During a preflight test on January 27, 1967 for what was to be the first crewed Apollo mission, a fire claimed the lives of three U.S. astronauts; Gus Grissom, Ed White and Roger Chaffee. After the disaster, the mission, which has previously been referred to as Apollo-Saturn 204 (AS-204), was officially designated Apollo 1, which was name for the mission the crew had intended to use.
If we die, we want people to accept it.
We are in a risky business and we hope that if anything happens to us it will not delay the program.
The conquest of space is worth the risk of life.
-Virgil I. Grissom, after the Gemini 3 mission, March 1965
Virgil I. "Gus" Grissom, Commander
Participating in both the Mercury and Gemini programs, Grissom was the second U.S citizen in space in 1961. But that trip, which was nearly identical to Alan Shepard's famed first flight, almost ended in disaster. Grissom’s capsule, Liberty Bell 7, sank after the successful splashdown in the Atlantic, and Grissom came close to drowning. After his brush with death, Grissom went on to command the first piloted two-person Gemini flight in 1965, before being assigned to command the first crewed Apollo mission.
Edward H. White II, Senior Pilot
Edward White, like Grissom, had also participated in both the Mercury and Gemini programs. He was the first American to complete a spacewalk, during the Gemini IV mission. White enjoyed his spacewalk so thoroughly he had to be told several times to return to his spacecraft. He spent nearly twice as long as scheduled on his spacewalk. Like many project Gemini's activities, White's spacewalk was meant to prepare astronauts for Apollo.
Roger B. Chaffee, Pilot
Chaffee was chosen as one of the third group of astronauts selected by NASA in 1963. While he took part in flight control communications systems, instrumentation systems and altitude and translation control systems in the Apollo Branch of the Astronaut Office, Apollo 1 was to be his flight with NASA.
What Went Wrong?
The first problem occurred when Gus Grissom entered into the spacecraft and hooked up to his oxygen supply from the spacecraft. He described a strange odor in the spacesuit loop as a "sour smell". The crew stopped to take a sample of the suit loop, and after discussion with Grissom decided to continue the test.
The next problem was a high oxygen flow indication which periodically triggered the master alarm. The men discussed this matter with environmental control system personnel, who believed the high flow resulted from movement of the crew. The matter was not really resolved.
A third serious problem arose in communications. At first, faulty communications seemed to exist solely between Commander Grissom and the control room. The crew made adjustments. Later, the difficulty extended to include communications between the operations and checkout building and the blockhouse at complex 34. This failure in communications forced a hold of the countdown at 5:40 p.m. By 6:31 the test conductors were about ready to pick up the count when ground instruments showed an unexplained rise in the oxygen flow into the spacesuits. One of the crew, presumably Grissom, moved slightly.
Four seconds later, an astronaut, probably Chaffee, announced almost casually over the intercom: "Fire, I smell fire." Two seconds later, Astronaut White's voice was more insistent: "Fire in the cockpit."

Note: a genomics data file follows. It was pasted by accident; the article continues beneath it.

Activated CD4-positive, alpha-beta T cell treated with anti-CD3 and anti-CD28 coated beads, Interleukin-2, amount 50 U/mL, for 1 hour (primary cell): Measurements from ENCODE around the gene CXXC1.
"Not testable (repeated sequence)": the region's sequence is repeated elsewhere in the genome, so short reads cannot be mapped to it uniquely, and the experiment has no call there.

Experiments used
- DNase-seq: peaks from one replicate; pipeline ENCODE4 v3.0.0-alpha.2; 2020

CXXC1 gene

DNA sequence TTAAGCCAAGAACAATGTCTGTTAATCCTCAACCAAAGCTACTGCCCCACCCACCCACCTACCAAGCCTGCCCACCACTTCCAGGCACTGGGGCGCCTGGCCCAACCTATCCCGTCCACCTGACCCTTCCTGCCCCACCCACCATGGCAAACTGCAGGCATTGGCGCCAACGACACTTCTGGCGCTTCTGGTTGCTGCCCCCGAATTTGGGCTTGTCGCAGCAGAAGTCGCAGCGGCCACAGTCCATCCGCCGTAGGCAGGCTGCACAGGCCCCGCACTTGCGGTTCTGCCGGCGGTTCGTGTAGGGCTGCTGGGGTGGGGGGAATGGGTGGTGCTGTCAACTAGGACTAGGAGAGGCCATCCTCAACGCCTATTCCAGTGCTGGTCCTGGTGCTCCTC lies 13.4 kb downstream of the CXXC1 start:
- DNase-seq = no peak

Procedures for emergency escape called for a minimum of 90 seconds. But in practice the crew had never accomplished the routines in the minimum time. Grissom had to lower White's headrest so White could reach above and behind his left shoulder to actuate a ratchet-type device that would release the first of series of latches. According to one source, White had actually made part of a full turn with the ratchet before he was overcome by smoke.
Spacecraft technicians ran towards the sealed Apollo, but before they could reach it, the command module ruptured. Flame and thick black clouds of smoke billowed out, filling the room. Now a new danger arose. Many feared that the fire might set off the launch escape system atop Apollo. This, in turn, could ignite the entire service structure. Instinct told the men to get out while they could. Many did so, but others tried to rescue the astronauts. The intense heat and dense smoke drove one after another back, but finally they succeeded. Unfortunately, it was too late.
A medical board determined that the astronauts died of carbon monoxide asphyxia, with thermal burns as contributing causes. After removal of the bodies, NASA impounded everything at launch complex 34. On February 3rd, NASA Administrator Webb set up a review board to investigate the matter thoroughly. The exhaustive investigation of the fire and extensive reworking of the command modules postponed any crewed launch until NASA officials cleared the command module for crewed flight.
Pictured: The hatch door of Apollo 4, which was configured in the same way as the hatch from Apollo 1.
What Came Next?
In the spring of 1967, NASA's Associate Administrator for Manned Space Flight, Dr. George E. Mueller, announced that the mission originally scheduled for Grissom, White and Chaffee would be known as Apollo 1, and that the first Saturn V launch, scheduled for November 1967, would be known as Apollo 4. The eventual launch of AS-204 became known as the Apollo 5 mission (no missions or flights were ever designated Apollo 2 and 3).